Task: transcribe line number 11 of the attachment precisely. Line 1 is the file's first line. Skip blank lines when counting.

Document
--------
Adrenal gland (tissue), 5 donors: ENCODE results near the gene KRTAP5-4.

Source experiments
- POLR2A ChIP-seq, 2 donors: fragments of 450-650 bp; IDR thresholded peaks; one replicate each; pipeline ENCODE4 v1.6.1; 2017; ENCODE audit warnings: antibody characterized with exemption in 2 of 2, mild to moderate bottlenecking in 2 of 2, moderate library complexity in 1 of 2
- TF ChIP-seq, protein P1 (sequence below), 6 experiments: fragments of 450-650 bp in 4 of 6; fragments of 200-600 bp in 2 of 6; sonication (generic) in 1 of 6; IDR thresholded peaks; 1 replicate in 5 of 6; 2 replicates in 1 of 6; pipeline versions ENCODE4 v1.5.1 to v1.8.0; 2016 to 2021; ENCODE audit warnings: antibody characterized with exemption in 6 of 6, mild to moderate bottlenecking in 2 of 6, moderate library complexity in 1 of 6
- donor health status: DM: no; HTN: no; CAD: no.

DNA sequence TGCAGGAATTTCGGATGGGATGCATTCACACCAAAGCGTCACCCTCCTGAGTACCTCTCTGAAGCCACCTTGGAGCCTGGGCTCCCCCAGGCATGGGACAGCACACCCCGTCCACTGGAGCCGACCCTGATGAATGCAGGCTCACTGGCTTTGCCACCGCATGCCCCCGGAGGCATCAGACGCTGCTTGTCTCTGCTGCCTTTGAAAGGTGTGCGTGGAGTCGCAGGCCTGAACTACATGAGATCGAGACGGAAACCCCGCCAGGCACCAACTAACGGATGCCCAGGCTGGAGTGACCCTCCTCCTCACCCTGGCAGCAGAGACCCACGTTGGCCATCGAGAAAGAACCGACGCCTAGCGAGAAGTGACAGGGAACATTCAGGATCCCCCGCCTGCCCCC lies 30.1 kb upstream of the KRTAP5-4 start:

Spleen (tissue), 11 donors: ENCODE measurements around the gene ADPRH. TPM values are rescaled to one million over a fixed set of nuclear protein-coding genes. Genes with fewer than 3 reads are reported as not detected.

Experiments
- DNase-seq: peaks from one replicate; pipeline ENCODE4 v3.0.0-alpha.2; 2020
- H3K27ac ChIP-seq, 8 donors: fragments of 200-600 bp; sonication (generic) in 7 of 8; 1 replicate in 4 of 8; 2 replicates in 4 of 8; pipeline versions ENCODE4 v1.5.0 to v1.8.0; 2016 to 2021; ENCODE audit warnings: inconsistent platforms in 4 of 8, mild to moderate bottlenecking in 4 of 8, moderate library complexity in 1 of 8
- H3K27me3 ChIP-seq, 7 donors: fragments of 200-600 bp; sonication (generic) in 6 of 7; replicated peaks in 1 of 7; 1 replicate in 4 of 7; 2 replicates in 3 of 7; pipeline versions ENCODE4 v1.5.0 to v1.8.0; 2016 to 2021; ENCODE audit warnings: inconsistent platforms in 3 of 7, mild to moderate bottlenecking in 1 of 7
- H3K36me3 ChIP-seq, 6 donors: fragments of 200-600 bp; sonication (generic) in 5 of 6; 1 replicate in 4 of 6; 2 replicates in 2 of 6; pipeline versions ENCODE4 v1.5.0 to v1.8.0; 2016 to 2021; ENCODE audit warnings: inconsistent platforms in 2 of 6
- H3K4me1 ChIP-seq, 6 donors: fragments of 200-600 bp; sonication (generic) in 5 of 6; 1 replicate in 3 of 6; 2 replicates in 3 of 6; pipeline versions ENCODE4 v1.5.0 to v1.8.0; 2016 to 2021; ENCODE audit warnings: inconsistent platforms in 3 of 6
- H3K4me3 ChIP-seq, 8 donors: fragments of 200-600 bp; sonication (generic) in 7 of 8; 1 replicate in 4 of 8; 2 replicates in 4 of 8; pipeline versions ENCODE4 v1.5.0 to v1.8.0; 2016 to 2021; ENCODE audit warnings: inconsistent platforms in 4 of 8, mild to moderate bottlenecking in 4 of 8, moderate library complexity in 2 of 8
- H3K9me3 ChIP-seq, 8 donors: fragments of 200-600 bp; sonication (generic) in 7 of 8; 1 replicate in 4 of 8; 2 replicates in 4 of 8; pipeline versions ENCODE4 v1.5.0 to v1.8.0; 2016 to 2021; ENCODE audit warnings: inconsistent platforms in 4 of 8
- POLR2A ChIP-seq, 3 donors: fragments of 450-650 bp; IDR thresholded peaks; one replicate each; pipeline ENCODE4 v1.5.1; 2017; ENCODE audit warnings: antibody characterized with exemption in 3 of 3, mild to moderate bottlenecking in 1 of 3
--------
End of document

- H3K27me3 ChIP-seq, 7 donors: fragments of 200-600 bp; sonication (generic) in 6 of 7; replicated peaks in 1 of 7; 1 replicate in 4 of 7; 2 replicates in 3 of 7; pipeline versions ENCODE4 v1.5.0 to v1.8.0; 2016 to 2021; ENCODE audit warnings: inconsistent platforms in 3 of 7, mild to moderate bottlenecking in 1 of 7